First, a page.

Before settlers found their way to these parts, Indians migrated up and down the river valley feeding off the river and land. Living a rhythmic coexistence with nature. As the Dutch, Irish, Germans and other nationalities made their way out of the city to find work and an environment similar to their homeland they looked to the land to earn a living. Cutting timber from the vast forest lands and trapping game for their furs for trade were the first of many occupations that grew out of the development of the region. The cut timber was formed into large rafts and floated down the Delaware to markets near Philadelphia. Narrowsburg, as was Port Jervis a convenient stop-over for the raftsmen and soon boasted several large hotels to accommodate them.
As the lands became cleared and improved agriculture began to arise. Dairy and egg farms were created up and down the Delaware River Highlands.
As the need for fuel in the cities grew the demand for coal from Pennsylvania increased. The D&H Canal was developed to transport the coal from Honesdale, PA using the Lackawaxen River, down the Delaware River canal system as in continued on to metropolitan areas. Since the timber industry was still using the River to float lumber downstream. A conflict arose where rivers intersected causing a bottleneck effect. From such event Roebling's Delaware Aqueduct and four additional water aqueducts were built to transport the canal boats.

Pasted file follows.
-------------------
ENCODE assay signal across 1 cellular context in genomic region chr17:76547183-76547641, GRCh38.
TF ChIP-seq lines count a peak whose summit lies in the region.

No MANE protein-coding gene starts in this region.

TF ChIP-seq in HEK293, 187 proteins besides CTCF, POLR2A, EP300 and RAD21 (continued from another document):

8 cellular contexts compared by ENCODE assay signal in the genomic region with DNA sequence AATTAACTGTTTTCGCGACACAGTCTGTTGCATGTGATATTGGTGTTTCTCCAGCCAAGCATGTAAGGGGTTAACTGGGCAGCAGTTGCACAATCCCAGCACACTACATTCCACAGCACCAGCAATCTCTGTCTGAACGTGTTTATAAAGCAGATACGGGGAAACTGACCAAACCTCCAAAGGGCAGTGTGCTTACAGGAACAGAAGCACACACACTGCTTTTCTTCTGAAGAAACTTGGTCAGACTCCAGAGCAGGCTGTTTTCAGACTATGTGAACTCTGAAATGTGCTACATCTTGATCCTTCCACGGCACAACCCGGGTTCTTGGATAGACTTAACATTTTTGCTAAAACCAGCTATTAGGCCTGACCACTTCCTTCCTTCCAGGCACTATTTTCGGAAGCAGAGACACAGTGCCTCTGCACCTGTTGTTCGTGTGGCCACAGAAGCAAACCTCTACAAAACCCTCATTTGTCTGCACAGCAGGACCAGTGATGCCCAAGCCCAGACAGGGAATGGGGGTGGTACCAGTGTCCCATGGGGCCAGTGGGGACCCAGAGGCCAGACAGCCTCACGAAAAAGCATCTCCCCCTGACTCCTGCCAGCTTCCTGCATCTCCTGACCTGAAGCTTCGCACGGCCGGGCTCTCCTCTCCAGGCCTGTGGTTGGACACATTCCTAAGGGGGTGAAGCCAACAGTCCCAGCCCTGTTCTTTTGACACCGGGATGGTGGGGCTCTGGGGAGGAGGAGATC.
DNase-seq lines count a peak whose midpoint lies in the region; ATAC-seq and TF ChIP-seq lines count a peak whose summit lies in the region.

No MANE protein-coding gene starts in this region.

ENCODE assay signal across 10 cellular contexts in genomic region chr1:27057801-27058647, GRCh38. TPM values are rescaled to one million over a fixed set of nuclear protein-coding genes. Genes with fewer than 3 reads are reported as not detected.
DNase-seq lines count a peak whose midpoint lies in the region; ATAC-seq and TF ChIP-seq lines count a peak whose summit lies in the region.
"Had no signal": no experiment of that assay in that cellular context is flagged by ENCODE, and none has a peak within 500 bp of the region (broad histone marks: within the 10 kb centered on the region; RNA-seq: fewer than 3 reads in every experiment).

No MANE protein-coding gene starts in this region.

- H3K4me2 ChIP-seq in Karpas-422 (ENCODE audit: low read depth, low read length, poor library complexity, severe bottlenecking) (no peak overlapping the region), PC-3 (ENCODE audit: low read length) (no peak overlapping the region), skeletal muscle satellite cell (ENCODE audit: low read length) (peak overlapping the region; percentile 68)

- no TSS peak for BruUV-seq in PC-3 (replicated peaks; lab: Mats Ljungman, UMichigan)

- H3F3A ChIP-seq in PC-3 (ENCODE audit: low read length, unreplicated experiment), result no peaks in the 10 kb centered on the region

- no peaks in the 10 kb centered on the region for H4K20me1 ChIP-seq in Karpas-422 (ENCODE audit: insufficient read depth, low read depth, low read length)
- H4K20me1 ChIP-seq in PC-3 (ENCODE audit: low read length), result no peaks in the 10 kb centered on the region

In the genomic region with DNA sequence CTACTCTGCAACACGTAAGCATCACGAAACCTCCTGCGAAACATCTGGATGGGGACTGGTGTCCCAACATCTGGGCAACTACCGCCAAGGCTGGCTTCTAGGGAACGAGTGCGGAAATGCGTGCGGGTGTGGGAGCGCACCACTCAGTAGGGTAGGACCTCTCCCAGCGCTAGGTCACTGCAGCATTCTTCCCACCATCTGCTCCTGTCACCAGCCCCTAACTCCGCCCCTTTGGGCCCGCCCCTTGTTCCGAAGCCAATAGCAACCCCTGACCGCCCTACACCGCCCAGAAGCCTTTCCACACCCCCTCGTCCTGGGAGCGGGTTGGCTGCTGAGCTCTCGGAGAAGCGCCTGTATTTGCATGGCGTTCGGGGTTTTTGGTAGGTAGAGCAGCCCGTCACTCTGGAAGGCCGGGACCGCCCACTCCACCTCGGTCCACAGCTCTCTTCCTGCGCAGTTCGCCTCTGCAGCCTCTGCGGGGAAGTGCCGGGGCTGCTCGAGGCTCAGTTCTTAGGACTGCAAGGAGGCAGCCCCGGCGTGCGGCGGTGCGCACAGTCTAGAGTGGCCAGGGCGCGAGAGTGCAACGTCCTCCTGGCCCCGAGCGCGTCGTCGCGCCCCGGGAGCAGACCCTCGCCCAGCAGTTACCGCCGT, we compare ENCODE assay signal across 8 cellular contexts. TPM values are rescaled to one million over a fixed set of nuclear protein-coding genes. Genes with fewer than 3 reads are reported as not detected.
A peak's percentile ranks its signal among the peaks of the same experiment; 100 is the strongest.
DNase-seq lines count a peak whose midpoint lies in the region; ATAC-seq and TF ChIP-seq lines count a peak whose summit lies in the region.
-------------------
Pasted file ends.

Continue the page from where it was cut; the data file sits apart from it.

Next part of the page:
Development and settlement continued with the building of the Erie Railroad in the late 1830s to mid 1840s. This construction coincided with the Potato Famine and political unrest in the German States, both of which provided a large workforce of many immigrants who were looking to settle and start a new life. Regular rail service was established in 1848, and the river became less important as a mode of transportation and to commerce. The more affluent people from New York and Philadelphia began to by up land and build summer estates, creating a need for supporting services. Later, the area began to be discovered by different economic levels as the train became more frequent between the metropolitan New York area and resorts and boarding houses flourished.
Ground transportation to the area began to boost in 1939 when State Rout 3A was completed from Port Jervis to Hancock. Renumbered as State Route 97, this now designated Scenic Byway serves as a major North-South thoroughfare from business and recreation alike.
Seasonal sportsmen still flock to the area for fishing and hunting. The Delaware River is still used for rafting, although now for fun and frolic. The railroad, now over 150 years in operation, still runs daily over the original track bed laid in place by our immigrant forebears, and modest businesses meet the needs of the towns.
Parts of this content was provided by the Town of Lumberland.
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